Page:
Considering that I've watched all current seasons of The Last Kingdom TV series I didn't cover any new ground in The Pale Horseman by Bernard Cornwell, except to get a better appreciation of how the screenwriters differed from the events that happen in the novel. And I'm going to assume that some of you may have watched the series so are au fait with the general story, so I'm going to mark the start and end of the spoilers so you can skip ahead if necessary.
More is made of Uhtred's pirating up and down the coast when he's put in charge of Alfred's paltry fleet set in place to help keep the Danes at bay. This doesn't even have a mention in the series, and adds an entire new dimension to the character and his background. And of course Uhtred, being Uhtred, decides to do some pirating of his own, which brings him into conflict with a king, and is where he meets Yseult, the shadow queen he takes to be his woman, despite him still being married to the overly pious Mildrith.
The pagan Yseult is a far better match for him, in any case, and I know reading of this duplicity in the man might gall those readers who have sensibilities for happily ever afters and true love, but it must be remembered that this was a vastly different time back then, and notions of romance and fidelity as we recognise it are a fairly recent invention. Take into consideration also that Uhtred was raised by the Danes, who had a vastly different outlook on life from the Christians.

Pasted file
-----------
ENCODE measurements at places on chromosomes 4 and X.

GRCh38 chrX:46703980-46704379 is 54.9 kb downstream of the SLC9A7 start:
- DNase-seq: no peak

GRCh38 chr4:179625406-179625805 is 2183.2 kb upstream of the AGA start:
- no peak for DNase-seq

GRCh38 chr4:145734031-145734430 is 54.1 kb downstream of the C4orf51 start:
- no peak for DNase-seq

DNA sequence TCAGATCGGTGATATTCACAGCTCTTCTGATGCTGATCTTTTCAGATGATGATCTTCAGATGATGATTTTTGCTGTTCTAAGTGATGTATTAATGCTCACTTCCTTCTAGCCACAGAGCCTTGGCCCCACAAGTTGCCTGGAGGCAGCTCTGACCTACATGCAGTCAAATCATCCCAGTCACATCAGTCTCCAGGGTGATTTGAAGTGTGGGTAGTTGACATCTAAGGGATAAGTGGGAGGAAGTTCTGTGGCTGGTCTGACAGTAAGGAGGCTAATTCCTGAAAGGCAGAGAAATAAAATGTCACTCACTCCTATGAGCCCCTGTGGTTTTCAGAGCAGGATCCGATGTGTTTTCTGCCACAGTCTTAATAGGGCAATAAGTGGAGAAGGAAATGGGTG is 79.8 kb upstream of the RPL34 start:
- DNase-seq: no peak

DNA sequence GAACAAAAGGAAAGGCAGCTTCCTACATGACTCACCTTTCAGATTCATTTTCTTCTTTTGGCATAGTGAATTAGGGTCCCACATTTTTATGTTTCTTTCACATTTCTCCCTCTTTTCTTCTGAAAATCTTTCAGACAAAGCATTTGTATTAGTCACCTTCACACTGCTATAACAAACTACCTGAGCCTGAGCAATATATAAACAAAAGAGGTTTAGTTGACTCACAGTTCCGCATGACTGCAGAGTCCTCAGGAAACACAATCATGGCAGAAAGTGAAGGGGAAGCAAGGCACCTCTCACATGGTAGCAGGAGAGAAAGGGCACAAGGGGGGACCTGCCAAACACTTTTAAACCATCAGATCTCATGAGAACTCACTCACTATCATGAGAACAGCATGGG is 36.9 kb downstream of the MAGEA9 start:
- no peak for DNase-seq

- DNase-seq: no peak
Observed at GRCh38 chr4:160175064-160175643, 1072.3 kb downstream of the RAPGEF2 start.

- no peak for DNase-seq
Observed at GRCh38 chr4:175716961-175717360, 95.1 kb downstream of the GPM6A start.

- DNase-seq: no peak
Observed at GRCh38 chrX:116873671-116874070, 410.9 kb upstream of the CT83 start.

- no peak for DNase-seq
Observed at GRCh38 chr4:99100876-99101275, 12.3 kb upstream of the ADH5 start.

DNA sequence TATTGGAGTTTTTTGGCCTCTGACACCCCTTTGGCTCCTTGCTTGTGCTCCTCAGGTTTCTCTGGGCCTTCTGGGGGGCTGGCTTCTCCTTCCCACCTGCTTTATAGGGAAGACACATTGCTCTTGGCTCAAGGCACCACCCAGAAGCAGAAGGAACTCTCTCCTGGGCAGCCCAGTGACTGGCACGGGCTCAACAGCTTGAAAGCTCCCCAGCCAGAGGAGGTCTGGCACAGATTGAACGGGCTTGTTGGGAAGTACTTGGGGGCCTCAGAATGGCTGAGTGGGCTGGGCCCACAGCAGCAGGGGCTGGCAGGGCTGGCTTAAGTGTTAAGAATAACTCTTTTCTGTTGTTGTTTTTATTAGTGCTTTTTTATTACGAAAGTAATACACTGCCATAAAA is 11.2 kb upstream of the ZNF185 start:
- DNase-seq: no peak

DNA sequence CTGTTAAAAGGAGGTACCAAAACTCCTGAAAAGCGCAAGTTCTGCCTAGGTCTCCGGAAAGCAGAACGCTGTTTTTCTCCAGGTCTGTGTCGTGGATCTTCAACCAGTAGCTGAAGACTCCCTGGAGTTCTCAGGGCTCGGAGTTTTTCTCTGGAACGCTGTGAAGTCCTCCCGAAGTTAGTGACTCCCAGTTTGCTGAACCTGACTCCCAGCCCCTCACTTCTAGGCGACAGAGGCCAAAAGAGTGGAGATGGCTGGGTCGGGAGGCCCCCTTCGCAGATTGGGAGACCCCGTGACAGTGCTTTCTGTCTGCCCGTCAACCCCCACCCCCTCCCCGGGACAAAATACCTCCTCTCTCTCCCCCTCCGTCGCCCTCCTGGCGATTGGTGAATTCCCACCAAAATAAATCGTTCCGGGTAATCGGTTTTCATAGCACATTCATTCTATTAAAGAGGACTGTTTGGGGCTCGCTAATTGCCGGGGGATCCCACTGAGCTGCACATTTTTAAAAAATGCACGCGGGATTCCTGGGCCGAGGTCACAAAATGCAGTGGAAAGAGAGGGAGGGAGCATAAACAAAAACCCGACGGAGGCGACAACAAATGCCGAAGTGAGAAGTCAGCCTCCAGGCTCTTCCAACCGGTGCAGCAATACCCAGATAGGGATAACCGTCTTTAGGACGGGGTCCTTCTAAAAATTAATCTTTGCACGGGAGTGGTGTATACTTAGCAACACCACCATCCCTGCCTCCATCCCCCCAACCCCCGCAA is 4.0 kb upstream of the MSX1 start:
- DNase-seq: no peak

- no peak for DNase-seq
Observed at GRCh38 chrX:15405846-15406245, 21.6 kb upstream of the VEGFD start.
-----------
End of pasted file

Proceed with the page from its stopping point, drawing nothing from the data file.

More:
We see Uhtred supporting Alfred in his darkest moment, despite the strong temptation to go over to his brother Ragnar. And I have to admit that the battle scene right at the end was so well realised, I was nervous despite knowing how it ends in tragedy. So. Much. Tension.
Also, we see Hilde enter the story. Her friendship with Uhtred is one of the most special, and I am interested to see how this will differ in the books and the series.
END OF SPOILERS
The main theme running through The Pale Horseman is Uhtred grappling with loyalty – he is torn between his Saxon heritage and his Danish upbringing, and this particular story is very much about him striving for sovereignty and yet realising that his goal of regaining Bebbanburg will only come through the swearing of oaths of fealty to one power or another. He is a consummate warrior who has little patience for the complexities of a king's court – which often leads to some delightful interactions. And some small tragedy as Uhtred is his own worst enemy at times.
As always, Cornwell makes the Viking Age with all its rust, blood and strife feel tangible, and his keen observation of people's natures makes this a treat to read. I'm looking forward to the next instalment.